derisively

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English[edit]

Etymology[edit]

It is common to frown when looking derisively at another person

derisive +‎ -ly.

Pronunciation[edit]

Adverb[edit]

derisively (comparative more derisively, superlative most derisively)

  1. In a derisive manner; demeaningly, mockingly.
    • 1789, George Campbell, The Four Gospels, Translated from the Greek. With Preliminary Dissertations, and Notes Critical and Explanatory. [...] In Two Volumes, London: Printed for A[ndrew] Strahan; and T[homas] Cadell, OCLC 220132099; republished as “Art. IX. Dr. Campbell on the Four Gospels. [Article concluded.] Dissertation XII.”, in The Monthly Review; or Literary Journal, Enlarged, volume II, London: Printed for R[alph] Griffiths; and sold by T. Becket, in Pall Mall, August 1790, OCLC 427247466, page 411:
      As ſometimes, with us, a queſtion is put deriſively, in the form of an aſſertion, when the propoſer conceives, as ſeems to have happened here, ſome abſurdity in the thing, I thought it beſt, after the example of ſo many Lat[in] interpreters, to adopt the equivocal, or rather the oblique, form of the original expreſſion. The ambiguity is not real, but apparent.
    • 1884, Anton Gindely; Andrew Ten Brook, transl., “The Neutrality Negotiations with the League and the Battle on the Lech”, in History of the Thirty Years’ War [...] With an Introductory and a Concluding Chapter by the Translator: Complete in Two Volumes, volume II, New York, N.Y.: G. P. Putnam's Sons, 27 & 29 West Twenty-third Street, OCLC 70191198, page 100:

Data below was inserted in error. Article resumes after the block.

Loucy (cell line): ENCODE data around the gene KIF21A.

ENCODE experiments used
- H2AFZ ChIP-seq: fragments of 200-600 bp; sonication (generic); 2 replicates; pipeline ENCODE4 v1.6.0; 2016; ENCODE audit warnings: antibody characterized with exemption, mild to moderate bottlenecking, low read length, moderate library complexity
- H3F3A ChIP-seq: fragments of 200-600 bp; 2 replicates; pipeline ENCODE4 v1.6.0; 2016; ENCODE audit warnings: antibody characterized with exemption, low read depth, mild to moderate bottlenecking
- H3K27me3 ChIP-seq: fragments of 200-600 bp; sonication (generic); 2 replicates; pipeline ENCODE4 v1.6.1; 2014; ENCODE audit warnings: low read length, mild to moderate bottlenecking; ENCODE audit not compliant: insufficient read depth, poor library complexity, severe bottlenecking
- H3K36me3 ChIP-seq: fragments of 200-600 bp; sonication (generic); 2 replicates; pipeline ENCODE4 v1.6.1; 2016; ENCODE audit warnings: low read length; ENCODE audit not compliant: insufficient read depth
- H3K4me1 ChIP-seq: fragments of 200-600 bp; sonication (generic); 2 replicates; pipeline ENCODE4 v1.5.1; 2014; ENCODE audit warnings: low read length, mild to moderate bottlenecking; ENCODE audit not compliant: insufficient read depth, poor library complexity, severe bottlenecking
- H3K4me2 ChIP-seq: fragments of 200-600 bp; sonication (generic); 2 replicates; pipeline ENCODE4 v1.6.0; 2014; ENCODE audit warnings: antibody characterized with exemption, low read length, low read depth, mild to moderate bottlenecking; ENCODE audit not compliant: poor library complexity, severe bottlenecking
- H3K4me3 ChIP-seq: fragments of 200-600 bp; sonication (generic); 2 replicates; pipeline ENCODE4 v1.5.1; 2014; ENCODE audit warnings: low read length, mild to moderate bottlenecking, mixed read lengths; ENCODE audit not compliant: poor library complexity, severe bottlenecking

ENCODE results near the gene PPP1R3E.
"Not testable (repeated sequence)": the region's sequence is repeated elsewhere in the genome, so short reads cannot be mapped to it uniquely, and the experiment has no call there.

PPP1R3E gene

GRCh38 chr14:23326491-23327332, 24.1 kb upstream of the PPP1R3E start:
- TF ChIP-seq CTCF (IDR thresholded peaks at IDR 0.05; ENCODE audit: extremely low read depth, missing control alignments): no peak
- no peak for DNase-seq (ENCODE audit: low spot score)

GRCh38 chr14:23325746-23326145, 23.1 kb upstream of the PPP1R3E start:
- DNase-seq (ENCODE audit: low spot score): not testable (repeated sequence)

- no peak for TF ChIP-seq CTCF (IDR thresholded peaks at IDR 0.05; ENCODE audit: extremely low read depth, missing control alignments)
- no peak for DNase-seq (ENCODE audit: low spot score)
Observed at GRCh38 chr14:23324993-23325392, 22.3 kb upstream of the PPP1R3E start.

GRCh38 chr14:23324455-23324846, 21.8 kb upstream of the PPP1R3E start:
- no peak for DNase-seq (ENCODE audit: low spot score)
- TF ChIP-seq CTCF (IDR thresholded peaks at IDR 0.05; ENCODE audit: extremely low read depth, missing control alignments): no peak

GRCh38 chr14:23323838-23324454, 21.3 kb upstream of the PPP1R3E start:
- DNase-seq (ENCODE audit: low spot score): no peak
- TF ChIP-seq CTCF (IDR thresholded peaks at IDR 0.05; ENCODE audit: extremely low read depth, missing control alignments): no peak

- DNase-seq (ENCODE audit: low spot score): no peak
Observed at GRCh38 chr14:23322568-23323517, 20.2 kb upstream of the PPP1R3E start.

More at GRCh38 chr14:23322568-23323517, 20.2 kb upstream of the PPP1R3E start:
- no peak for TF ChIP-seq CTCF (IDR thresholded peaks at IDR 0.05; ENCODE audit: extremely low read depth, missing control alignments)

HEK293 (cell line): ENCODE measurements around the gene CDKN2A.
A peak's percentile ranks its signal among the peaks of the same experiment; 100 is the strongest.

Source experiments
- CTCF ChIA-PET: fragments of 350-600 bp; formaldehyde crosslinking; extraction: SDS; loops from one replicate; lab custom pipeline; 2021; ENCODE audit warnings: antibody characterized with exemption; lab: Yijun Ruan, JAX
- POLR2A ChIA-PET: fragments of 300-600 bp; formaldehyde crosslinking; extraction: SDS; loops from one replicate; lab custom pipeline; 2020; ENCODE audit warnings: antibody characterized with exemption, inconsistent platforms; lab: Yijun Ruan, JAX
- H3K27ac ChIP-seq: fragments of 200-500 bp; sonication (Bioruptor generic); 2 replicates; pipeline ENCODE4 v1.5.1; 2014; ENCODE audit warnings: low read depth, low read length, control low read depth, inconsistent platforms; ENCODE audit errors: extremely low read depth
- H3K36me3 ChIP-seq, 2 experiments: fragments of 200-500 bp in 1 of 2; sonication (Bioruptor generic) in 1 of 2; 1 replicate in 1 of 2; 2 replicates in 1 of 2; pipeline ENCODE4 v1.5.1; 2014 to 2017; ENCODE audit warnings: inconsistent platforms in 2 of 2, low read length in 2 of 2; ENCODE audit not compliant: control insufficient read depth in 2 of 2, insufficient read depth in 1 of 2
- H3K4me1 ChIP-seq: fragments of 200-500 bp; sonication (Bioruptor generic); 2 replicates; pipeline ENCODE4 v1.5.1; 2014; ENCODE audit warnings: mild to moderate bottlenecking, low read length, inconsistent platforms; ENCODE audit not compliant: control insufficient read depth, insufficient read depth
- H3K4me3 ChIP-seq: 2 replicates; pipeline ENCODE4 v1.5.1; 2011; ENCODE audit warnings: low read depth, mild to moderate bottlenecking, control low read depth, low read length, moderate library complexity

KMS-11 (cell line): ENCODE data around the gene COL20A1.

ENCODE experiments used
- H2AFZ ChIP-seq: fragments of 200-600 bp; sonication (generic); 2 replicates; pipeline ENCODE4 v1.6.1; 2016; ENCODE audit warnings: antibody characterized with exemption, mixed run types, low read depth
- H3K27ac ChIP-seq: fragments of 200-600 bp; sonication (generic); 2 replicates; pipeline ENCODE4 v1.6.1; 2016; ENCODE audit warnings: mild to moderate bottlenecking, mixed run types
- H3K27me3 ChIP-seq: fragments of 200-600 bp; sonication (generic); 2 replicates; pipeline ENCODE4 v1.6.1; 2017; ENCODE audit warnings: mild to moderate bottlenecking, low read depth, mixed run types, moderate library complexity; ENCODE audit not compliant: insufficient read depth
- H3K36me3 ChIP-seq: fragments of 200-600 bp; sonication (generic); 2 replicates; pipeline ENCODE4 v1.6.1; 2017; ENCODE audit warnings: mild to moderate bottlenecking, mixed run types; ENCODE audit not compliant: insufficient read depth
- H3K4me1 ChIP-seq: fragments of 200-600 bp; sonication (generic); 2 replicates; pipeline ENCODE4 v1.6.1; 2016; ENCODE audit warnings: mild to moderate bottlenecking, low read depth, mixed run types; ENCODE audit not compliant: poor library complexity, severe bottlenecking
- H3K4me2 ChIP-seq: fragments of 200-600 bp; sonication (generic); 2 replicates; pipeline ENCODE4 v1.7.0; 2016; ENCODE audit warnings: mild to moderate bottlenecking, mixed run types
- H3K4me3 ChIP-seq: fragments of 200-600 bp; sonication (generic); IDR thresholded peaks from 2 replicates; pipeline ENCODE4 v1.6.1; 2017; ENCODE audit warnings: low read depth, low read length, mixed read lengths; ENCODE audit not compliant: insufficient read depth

In the personal bearing of Gustavus Adolphus [of Sweden], more distinctly than in his high aims, it now became evident that he deemed himself free from the obligations of deference to others, and regarded his own aspirations as his sole standard of action; he expressed himself to the Marquis as disapproving of the French King's course because he did not set himself up as the reformer of his Church, and he spoke derisively of the Pope.
    • 1916, Fyodor Dostoevsky; Constance Garnett, transl., chapter I, in A Raw Youth (The Novels of Fyodor Dostoevsky; 7), London: William Heinemann, published 1956 printing, OCLC 629901766, part II, page 199:
      ["]And suddenly he notices the workman at a distance standing there and smiling deceitfully, that is, not deceitfully though, I'm wrong there, what is it …?" / "Derisively," Versilov prompted him discreetly. / "Derisively, yes, a little derisively, that kind, good Russian smile, you know; the great personage was in a bad humour, you understand: 'What are you waiting here for, big beard?' said he. 'Who are you?'"

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